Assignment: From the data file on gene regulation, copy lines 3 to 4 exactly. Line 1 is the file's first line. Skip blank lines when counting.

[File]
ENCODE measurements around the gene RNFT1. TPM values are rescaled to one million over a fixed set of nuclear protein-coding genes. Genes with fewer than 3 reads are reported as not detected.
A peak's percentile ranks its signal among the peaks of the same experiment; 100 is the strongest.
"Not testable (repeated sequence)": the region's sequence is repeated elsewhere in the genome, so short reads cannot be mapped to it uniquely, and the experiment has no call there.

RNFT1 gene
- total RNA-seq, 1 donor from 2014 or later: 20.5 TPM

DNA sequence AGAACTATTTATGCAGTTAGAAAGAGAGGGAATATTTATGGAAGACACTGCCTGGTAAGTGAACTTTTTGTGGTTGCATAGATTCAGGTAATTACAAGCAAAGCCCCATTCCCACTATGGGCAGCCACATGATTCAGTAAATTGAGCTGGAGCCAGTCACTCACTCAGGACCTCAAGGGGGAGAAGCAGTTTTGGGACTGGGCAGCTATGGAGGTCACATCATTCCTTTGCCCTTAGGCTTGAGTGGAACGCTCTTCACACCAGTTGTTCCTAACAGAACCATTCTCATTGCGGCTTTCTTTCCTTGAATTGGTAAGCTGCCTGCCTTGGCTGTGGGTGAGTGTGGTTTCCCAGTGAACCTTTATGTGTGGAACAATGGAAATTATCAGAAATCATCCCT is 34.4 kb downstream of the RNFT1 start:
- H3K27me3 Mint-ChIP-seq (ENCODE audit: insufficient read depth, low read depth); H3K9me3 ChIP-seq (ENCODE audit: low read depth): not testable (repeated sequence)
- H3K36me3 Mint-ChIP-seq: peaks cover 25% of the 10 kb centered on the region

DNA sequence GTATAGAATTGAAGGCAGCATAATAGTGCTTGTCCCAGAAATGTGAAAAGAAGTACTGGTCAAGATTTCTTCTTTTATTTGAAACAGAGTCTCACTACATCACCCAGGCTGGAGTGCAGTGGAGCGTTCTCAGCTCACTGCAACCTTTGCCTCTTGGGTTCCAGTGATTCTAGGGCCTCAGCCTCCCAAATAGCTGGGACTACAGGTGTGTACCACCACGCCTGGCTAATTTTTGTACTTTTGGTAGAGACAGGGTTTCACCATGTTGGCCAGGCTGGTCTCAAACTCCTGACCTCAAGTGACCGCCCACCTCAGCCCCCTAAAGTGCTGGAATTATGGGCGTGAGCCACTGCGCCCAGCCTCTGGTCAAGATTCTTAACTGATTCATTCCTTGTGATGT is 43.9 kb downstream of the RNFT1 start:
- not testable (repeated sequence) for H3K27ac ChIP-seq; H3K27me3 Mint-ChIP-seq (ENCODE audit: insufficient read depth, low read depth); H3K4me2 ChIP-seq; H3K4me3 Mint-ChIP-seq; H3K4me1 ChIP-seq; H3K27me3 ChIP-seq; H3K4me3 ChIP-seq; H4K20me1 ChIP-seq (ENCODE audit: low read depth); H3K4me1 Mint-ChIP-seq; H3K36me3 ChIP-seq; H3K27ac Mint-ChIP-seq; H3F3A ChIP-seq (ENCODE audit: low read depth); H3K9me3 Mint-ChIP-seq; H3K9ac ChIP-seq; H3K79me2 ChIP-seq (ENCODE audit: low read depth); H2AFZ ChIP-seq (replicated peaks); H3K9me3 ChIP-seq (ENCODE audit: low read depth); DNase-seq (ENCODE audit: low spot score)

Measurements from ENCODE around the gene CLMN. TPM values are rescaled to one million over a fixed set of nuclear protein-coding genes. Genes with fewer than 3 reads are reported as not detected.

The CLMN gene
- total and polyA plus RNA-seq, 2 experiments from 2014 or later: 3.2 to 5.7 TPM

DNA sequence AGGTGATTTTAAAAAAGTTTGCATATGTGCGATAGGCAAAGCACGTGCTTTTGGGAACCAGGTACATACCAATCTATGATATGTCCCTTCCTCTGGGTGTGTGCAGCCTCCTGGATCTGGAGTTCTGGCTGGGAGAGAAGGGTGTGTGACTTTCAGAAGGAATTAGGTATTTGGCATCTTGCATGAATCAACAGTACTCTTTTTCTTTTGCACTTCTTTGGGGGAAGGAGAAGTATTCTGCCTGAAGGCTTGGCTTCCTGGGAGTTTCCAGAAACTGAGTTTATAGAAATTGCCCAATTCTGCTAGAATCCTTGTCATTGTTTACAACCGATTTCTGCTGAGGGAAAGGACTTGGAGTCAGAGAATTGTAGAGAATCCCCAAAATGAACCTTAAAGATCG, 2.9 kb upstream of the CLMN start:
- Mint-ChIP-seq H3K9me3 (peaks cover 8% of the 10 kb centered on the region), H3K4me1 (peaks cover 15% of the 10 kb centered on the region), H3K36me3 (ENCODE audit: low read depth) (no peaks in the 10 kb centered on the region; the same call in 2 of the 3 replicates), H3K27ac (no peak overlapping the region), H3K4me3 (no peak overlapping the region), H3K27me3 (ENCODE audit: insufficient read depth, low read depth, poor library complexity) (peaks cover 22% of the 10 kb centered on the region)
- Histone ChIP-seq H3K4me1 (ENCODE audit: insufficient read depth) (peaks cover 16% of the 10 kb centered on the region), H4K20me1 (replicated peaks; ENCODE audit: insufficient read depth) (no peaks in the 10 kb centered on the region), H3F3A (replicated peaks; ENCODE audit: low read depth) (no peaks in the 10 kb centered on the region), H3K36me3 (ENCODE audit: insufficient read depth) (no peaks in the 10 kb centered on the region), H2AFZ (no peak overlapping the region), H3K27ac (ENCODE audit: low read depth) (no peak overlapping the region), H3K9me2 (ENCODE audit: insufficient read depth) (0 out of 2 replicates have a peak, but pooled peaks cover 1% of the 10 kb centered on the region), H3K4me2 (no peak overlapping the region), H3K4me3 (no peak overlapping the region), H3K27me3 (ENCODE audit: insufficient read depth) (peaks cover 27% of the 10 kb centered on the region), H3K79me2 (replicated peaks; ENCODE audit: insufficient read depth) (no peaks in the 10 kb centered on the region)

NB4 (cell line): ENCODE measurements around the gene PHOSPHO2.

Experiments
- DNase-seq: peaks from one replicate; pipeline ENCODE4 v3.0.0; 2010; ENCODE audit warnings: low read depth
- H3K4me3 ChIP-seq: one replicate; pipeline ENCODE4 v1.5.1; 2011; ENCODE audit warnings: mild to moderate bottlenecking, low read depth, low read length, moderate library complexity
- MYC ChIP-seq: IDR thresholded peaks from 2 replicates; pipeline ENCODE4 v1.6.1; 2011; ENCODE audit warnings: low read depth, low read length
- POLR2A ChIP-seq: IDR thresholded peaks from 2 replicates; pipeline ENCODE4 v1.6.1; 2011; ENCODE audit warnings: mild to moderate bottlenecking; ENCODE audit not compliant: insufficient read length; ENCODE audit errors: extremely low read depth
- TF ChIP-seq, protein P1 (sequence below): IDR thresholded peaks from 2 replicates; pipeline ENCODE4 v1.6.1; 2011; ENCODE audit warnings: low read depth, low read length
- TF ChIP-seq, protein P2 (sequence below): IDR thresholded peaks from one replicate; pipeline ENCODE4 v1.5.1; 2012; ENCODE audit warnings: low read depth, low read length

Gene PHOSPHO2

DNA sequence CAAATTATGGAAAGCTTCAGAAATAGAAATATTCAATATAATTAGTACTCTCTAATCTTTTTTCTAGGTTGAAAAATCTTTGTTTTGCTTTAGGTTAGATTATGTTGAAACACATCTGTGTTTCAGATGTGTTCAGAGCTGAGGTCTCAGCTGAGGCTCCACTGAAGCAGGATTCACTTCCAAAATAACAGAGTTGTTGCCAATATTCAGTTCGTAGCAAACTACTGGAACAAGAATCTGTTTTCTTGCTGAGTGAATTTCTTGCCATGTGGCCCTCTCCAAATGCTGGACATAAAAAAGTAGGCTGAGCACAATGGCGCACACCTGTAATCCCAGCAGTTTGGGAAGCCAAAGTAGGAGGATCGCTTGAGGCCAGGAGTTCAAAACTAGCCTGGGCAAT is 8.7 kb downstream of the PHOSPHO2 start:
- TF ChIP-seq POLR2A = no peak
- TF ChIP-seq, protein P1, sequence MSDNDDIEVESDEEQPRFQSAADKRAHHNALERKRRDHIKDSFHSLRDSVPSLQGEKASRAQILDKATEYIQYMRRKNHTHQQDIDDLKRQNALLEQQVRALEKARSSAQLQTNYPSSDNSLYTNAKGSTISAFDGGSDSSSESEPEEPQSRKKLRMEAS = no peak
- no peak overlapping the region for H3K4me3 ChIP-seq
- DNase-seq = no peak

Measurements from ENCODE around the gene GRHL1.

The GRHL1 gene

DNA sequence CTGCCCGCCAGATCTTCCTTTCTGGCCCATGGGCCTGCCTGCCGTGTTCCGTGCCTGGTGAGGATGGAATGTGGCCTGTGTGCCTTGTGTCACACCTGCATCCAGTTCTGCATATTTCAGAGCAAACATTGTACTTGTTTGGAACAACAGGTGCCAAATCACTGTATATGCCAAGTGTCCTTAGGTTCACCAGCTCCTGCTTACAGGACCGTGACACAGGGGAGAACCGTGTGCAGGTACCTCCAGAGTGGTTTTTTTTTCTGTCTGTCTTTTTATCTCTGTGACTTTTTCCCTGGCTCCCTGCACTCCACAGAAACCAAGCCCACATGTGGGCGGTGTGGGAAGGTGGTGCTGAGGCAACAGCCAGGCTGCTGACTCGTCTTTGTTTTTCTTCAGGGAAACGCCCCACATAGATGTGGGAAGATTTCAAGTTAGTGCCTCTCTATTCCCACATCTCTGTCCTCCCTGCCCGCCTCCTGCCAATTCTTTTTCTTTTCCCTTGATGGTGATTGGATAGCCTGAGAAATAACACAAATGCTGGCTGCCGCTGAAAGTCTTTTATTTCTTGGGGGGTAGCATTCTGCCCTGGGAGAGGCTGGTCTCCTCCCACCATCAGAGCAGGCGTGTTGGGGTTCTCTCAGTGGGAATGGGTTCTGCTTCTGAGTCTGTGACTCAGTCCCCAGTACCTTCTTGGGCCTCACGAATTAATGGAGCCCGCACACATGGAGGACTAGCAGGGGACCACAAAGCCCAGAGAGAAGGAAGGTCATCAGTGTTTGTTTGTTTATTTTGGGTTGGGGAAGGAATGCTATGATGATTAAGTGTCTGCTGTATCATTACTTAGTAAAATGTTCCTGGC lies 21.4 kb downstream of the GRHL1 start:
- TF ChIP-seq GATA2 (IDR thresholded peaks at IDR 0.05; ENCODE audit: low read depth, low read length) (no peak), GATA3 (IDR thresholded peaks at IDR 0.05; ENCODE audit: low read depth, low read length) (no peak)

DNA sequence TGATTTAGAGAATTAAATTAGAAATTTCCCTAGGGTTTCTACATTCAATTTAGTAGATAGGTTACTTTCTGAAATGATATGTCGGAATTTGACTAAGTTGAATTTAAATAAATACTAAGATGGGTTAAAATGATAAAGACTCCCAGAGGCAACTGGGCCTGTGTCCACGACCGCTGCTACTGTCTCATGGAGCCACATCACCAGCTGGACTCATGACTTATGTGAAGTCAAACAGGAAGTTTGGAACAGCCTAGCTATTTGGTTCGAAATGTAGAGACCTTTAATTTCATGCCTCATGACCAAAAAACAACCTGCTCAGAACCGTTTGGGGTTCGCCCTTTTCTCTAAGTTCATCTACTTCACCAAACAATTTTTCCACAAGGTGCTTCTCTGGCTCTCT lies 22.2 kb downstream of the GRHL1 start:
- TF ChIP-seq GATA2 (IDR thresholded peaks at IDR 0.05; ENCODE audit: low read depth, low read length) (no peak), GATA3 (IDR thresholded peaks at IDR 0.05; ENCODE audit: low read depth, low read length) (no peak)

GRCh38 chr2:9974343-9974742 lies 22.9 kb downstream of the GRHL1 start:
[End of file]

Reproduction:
"Not testable (repeated sequence)": the region's sequence is repeated elsewhere in the genome, so short reads cannot be mapped to it uniquely, and the experiment has no call there.

RNFT1 gene